During Part Two, Richard Parker is introduced, we don’t have much knowledge of him except that Pi “has grown to fear him and yet love him”. Richard Parker is a Bengal tiger that is trapped on the lifeboat with Pi, and because of the way Pi felt about Richard Parker, he develops as the novel progresses. By the time Part Three roles around, we have a better understanding of Richard Parker, we think, until Martel throws a whole new idea out – what if Richard Parker is a metaphor for Pi himself? This might actually be true considering Pi’s mood often reflected in the tiger’s. Through this, we can see great attributes in each of them, Pi adapts easily and quickly in is current situation and also displays faith, hope, and perseverance.

Life of Pi is initially set in Pondicherry, India – Pi’s hometown, while the end of the novel is set in Canada; each place represents a safe haven, which contrasts to most of the novel. The majority of the novel was set on the ocean, in which Pi must learn to survive despite the storms, lack of supplies, and a tiger that essentially threatens his life. The harsh setting of the ocean sets Pi up with trouble from the beginning to the end of his voyage, but with faith and strength, Pi shines through even the toughest of times. Life of Pi serves a great lesson – to have faith in the toughest of times. You may not be a religious person, but I recommend Yann Martel’s Life of Pi, he does an exceptional job of carrying the theme through to the reader. Chapter after chapter, Pi finds himself with new problems, but it’s the way he deals with these problems that’s extraordinary.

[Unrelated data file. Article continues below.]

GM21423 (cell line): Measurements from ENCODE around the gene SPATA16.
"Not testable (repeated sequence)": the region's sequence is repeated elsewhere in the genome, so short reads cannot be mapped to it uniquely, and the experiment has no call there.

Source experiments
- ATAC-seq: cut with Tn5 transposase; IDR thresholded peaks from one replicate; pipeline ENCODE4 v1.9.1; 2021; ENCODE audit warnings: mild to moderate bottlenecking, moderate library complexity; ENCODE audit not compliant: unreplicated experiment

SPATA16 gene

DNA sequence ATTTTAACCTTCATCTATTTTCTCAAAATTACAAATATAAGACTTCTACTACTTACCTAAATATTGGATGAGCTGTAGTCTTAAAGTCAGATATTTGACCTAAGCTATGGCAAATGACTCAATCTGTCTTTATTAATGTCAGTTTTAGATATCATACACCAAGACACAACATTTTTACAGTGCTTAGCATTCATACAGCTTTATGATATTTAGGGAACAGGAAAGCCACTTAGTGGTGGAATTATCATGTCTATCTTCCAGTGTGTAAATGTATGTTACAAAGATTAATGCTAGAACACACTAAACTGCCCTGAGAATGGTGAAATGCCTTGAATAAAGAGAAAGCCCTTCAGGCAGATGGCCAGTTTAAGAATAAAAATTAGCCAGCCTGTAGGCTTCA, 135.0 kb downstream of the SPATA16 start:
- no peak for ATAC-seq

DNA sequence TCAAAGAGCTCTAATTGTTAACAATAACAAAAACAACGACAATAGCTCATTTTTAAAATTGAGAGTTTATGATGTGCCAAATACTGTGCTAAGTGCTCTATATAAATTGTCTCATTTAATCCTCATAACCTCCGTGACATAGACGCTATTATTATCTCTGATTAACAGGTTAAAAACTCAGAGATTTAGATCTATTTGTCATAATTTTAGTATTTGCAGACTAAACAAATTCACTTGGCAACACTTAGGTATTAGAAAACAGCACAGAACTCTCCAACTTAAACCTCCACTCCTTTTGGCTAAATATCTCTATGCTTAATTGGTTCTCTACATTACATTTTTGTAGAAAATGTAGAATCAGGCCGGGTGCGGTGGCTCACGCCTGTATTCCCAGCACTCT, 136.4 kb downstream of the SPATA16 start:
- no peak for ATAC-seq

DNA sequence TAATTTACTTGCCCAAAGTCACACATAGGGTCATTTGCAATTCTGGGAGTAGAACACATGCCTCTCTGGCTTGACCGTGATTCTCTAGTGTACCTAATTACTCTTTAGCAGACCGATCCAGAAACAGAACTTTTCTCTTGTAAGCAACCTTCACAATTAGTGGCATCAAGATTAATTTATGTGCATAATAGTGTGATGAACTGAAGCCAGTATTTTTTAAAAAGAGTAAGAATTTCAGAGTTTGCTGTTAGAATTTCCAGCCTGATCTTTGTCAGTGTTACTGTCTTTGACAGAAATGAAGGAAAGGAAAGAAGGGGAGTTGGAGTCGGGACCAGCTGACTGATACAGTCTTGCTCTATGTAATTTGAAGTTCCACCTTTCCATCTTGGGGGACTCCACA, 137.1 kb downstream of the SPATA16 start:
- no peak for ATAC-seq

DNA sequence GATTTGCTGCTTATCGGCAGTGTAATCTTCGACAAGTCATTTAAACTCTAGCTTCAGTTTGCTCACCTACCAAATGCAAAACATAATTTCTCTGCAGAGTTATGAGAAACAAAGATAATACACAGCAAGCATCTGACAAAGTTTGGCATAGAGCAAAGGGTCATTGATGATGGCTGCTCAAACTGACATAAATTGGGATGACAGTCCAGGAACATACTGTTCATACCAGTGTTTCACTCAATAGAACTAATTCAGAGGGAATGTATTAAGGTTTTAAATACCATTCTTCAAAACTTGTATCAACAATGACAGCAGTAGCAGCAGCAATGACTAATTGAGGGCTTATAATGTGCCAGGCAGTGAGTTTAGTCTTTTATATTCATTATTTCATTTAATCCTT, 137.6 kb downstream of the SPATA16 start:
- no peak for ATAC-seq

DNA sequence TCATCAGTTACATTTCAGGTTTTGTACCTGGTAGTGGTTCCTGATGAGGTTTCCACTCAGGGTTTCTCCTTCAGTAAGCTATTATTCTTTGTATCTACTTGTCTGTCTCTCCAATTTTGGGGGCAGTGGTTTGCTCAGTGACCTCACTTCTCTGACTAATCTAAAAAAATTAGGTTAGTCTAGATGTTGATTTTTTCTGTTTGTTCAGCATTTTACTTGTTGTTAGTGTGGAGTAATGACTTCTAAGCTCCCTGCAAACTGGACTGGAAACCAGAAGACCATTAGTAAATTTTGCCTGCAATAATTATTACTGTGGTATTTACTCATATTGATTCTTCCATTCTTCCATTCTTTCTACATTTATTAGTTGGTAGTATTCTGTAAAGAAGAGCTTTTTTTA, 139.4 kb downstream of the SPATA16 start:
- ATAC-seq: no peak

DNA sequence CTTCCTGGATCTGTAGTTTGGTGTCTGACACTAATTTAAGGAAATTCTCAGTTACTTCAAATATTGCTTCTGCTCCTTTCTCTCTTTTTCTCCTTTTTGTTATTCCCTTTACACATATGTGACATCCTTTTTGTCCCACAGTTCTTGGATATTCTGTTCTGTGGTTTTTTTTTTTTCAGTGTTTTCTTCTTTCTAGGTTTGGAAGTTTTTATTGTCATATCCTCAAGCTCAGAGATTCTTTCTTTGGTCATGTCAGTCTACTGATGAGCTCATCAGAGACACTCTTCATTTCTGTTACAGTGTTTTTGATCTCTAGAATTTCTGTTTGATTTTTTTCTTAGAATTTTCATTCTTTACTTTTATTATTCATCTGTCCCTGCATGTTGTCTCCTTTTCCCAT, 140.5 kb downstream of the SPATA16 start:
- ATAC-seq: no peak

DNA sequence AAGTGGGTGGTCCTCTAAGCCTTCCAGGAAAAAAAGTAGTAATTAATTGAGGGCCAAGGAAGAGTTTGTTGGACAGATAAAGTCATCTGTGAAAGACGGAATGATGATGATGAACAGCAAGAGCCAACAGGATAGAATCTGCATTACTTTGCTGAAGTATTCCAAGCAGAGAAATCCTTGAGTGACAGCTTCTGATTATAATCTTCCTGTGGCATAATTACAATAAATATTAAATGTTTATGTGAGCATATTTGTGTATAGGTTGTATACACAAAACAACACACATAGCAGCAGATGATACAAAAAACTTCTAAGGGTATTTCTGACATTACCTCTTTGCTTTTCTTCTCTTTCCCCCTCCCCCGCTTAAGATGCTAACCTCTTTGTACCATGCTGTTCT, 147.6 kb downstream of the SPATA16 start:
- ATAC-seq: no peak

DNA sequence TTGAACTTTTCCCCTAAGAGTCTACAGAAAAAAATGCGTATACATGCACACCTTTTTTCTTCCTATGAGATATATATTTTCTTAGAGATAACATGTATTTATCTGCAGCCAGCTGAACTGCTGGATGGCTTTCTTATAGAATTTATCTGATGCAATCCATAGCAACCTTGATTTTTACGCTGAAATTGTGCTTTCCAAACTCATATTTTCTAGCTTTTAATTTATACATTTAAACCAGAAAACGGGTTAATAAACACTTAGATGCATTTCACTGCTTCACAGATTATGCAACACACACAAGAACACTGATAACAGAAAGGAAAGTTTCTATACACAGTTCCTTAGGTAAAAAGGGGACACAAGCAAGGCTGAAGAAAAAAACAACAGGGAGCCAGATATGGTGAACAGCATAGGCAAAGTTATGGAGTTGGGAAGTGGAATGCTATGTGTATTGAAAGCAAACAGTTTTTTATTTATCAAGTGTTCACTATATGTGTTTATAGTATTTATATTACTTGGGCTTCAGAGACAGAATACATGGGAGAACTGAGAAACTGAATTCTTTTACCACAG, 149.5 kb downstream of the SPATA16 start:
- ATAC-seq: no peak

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Water for Elephants – Sara Gruen